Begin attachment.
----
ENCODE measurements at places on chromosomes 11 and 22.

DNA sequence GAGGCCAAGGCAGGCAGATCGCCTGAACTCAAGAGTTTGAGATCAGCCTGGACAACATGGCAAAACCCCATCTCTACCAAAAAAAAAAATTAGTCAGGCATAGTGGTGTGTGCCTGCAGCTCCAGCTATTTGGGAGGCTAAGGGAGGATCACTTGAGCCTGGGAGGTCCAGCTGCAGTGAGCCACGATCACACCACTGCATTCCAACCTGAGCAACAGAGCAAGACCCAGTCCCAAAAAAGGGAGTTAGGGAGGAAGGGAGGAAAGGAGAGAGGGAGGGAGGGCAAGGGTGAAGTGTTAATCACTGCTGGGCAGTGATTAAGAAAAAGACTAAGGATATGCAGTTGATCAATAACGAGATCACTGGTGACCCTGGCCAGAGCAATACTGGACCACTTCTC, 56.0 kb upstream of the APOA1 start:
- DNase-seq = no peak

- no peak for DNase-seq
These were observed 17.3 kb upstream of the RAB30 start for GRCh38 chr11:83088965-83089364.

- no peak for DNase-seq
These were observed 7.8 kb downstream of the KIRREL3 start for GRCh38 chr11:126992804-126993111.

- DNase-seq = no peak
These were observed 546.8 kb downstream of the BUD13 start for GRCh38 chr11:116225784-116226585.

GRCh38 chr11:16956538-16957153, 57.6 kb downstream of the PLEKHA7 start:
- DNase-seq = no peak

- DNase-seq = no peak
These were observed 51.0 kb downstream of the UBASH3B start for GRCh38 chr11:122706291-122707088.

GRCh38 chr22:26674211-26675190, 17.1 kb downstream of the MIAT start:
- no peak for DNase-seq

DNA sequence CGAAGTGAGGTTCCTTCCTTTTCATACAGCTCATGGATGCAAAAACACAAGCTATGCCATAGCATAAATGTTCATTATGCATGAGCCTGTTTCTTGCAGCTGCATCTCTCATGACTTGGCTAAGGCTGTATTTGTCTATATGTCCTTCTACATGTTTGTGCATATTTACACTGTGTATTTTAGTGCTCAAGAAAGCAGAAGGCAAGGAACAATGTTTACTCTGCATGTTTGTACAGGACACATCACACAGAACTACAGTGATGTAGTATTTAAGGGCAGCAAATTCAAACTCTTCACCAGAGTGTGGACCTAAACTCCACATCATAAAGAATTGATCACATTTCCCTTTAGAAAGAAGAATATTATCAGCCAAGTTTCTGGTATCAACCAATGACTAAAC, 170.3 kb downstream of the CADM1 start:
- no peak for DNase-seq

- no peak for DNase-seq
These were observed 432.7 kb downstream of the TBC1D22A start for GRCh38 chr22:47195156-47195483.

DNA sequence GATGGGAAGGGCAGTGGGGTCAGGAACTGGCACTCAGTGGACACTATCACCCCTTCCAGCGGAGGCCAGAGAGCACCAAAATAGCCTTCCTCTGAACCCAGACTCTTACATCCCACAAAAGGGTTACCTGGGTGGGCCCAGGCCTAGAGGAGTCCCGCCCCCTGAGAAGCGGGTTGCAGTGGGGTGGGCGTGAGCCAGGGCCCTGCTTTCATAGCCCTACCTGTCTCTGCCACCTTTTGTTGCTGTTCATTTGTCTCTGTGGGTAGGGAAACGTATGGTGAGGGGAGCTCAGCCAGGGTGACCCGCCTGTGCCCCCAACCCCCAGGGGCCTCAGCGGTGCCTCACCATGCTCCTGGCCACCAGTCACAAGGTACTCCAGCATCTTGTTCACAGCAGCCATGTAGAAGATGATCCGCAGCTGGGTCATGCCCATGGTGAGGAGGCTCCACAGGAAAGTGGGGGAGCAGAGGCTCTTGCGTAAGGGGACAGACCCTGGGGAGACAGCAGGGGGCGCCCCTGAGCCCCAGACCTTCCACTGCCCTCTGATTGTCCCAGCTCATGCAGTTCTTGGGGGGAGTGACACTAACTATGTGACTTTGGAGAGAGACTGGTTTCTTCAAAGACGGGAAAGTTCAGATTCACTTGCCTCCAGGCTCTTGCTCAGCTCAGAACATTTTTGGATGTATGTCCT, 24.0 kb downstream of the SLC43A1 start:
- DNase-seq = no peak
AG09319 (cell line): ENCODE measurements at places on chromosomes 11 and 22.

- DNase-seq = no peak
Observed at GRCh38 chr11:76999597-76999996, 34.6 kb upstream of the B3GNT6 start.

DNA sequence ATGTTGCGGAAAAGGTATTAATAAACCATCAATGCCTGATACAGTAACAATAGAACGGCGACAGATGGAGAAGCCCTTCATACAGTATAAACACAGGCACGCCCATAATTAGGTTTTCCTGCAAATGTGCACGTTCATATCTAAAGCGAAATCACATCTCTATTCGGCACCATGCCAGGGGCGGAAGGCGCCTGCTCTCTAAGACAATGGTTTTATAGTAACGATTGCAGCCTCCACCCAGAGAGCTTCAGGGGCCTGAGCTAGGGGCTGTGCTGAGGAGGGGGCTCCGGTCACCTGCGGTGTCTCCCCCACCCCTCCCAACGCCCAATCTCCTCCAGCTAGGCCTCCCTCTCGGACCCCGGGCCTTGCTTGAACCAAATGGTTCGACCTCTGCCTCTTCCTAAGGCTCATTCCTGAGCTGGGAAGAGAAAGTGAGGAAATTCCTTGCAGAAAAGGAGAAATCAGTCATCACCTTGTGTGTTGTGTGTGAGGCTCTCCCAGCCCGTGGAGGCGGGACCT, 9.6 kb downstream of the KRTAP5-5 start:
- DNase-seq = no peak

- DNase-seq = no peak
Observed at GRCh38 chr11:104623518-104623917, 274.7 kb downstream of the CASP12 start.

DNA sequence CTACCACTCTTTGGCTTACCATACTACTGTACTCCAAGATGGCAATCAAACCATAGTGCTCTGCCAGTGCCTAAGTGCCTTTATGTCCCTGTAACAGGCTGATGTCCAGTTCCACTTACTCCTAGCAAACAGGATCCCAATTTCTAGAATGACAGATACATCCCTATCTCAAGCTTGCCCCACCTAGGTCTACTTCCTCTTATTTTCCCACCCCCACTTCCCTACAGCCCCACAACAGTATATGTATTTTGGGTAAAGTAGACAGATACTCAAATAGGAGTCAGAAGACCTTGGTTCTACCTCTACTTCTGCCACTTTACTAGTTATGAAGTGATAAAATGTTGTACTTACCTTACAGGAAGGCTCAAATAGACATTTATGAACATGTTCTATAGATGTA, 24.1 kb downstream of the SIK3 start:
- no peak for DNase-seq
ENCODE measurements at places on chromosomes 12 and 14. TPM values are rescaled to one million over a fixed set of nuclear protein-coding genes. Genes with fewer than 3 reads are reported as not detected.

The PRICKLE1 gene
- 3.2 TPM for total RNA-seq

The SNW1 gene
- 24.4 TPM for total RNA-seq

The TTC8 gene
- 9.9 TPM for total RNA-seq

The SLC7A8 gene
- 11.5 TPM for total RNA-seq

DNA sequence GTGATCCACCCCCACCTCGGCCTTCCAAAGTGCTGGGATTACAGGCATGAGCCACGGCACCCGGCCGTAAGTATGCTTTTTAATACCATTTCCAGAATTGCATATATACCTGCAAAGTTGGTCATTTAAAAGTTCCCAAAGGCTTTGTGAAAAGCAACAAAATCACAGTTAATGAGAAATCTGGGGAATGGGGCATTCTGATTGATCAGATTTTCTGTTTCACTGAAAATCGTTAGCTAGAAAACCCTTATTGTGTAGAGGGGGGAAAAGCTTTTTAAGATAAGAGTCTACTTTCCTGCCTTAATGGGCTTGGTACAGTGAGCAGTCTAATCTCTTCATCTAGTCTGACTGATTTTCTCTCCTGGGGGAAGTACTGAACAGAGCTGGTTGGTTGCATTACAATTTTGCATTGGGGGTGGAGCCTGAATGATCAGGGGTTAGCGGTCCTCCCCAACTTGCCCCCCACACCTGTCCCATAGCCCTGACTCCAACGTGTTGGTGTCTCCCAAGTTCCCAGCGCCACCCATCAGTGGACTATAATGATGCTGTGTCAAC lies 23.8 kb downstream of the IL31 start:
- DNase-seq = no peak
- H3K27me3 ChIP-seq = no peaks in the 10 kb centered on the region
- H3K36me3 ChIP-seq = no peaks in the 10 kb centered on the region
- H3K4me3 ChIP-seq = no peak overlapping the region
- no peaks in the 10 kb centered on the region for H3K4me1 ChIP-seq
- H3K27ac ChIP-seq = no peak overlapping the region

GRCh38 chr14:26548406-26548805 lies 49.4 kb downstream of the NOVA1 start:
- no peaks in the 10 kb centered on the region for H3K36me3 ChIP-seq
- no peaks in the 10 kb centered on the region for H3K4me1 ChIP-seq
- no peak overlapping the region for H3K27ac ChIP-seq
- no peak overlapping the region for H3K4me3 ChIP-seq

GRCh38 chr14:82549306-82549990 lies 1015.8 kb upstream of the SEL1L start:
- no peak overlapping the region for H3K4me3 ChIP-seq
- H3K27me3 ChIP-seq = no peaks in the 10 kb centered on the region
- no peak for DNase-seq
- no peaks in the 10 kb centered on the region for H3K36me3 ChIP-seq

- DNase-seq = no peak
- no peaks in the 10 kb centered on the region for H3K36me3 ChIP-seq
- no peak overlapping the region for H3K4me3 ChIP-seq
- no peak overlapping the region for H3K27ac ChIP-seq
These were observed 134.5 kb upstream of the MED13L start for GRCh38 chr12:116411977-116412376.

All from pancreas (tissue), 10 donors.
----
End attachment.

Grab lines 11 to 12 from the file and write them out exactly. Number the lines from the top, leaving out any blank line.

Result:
- DNase-seq = no peak

- DNase-seq = no peak